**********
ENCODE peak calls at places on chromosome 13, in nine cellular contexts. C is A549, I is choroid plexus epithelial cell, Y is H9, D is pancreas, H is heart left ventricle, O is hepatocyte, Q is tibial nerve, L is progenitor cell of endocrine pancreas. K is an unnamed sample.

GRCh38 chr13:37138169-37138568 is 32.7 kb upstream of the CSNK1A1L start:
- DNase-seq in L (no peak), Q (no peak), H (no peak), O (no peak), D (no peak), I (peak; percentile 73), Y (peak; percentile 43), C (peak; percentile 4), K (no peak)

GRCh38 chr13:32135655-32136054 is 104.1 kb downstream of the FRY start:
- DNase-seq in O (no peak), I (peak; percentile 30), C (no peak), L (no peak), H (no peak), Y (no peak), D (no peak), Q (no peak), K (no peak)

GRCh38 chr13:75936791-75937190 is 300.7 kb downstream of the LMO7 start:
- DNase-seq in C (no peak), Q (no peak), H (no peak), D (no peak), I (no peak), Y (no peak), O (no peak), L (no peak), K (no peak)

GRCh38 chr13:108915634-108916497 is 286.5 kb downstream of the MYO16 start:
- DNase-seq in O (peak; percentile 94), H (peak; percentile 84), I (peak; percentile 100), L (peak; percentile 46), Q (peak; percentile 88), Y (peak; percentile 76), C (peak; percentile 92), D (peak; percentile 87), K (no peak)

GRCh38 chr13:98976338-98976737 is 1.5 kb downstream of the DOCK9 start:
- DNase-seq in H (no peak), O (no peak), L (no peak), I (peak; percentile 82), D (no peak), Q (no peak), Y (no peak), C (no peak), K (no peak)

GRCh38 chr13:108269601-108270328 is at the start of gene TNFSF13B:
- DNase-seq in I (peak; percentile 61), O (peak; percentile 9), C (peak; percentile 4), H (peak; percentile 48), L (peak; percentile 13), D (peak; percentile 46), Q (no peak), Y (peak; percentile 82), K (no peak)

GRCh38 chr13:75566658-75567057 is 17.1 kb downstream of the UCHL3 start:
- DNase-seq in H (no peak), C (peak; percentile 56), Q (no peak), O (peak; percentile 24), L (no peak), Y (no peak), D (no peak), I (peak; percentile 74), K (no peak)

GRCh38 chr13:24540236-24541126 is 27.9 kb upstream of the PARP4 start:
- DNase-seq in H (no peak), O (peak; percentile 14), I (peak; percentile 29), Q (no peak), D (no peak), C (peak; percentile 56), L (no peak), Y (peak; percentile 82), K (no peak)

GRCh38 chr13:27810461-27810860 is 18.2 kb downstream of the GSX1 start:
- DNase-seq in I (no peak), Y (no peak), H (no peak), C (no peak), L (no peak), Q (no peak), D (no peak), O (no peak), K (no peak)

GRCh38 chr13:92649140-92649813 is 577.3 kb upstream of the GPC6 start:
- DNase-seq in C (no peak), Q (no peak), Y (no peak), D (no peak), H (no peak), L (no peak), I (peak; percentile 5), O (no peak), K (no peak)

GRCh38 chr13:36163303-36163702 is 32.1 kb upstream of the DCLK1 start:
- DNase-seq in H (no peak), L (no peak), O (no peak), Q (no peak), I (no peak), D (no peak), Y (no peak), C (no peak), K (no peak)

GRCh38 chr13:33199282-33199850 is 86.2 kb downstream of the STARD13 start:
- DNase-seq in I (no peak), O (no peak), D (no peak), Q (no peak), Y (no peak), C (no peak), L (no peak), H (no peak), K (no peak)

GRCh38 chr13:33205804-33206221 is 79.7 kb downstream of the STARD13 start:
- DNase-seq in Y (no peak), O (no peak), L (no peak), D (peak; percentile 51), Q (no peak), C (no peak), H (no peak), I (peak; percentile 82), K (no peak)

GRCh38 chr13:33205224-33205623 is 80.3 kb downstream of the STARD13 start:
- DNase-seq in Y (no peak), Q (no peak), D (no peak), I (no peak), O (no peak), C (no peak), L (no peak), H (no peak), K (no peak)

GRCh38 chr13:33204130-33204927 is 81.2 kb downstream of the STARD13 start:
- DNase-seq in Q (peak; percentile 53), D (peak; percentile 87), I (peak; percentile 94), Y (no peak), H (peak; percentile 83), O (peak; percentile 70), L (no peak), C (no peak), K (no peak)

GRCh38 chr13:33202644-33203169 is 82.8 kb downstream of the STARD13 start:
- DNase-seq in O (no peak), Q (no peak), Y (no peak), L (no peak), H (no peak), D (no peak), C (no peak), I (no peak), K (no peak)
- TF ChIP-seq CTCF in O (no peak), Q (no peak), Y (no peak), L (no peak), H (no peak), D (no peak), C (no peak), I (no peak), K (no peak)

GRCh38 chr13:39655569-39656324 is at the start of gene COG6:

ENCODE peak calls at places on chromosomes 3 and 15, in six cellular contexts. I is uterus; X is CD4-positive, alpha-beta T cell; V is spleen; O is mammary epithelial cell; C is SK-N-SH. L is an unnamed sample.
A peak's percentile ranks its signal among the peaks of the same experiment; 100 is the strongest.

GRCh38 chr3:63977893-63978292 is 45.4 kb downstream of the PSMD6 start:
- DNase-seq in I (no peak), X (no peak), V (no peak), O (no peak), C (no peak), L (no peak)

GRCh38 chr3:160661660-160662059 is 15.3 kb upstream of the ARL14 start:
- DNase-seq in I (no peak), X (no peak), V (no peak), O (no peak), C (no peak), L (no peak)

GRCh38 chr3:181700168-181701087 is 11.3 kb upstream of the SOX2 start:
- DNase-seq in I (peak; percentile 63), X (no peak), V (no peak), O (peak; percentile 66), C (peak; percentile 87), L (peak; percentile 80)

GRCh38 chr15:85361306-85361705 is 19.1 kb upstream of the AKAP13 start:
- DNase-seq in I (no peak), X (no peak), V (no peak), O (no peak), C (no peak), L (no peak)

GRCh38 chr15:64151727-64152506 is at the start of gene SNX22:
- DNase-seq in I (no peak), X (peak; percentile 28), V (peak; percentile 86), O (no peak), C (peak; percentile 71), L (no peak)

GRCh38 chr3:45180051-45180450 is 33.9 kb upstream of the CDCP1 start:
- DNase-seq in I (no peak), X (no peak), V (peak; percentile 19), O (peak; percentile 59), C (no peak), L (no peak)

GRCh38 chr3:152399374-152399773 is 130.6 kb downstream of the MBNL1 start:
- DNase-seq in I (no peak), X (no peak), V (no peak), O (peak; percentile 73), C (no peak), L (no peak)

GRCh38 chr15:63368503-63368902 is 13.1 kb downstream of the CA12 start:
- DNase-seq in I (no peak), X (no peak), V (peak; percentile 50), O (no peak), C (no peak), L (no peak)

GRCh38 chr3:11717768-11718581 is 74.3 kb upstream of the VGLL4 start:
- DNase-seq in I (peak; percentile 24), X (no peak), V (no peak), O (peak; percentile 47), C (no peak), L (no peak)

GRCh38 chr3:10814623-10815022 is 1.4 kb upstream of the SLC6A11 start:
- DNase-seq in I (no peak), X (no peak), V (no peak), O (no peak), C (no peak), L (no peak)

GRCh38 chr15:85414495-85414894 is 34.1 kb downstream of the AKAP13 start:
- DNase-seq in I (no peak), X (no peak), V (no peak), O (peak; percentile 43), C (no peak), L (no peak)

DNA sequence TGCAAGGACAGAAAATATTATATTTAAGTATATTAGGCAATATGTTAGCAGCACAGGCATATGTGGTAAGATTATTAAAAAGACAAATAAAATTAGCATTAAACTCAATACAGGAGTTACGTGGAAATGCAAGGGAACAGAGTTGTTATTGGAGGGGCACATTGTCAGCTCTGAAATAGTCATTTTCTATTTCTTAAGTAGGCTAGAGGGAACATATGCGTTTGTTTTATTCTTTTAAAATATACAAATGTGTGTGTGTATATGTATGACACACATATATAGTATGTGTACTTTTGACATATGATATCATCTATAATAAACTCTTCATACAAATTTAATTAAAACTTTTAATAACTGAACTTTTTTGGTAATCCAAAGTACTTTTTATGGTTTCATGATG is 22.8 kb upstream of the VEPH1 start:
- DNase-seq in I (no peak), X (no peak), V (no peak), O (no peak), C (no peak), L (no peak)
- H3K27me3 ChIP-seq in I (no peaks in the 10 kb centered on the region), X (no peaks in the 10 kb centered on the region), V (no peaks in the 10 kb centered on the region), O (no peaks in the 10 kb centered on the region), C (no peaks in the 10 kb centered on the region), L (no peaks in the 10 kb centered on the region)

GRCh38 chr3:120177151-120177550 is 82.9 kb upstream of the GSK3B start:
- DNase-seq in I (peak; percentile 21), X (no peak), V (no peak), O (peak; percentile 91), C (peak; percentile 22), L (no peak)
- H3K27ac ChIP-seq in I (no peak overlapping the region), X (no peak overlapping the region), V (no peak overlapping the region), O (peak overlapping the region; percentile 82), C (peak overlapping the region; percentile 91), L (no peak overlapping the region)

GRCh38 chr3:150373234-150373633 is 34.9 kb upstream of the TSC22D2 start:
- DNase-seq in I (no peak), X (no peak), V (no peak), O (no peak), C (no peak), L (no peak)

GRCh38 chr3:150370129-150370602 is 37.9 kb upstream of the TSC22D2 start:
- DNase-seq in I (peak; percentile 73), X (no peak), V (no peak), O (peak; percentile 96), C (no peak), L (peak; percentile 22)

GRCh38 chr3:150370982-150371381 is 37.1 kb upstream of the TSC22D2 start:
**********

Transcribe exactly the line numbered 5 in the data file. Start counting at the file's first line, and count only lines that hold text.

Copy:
- DNase-seq in O (no peak), I (peak; percentile 30), C (no peak), L (no peak), H (no peak), Y (no peak), D (no peak), Q (no peak), K (no peak)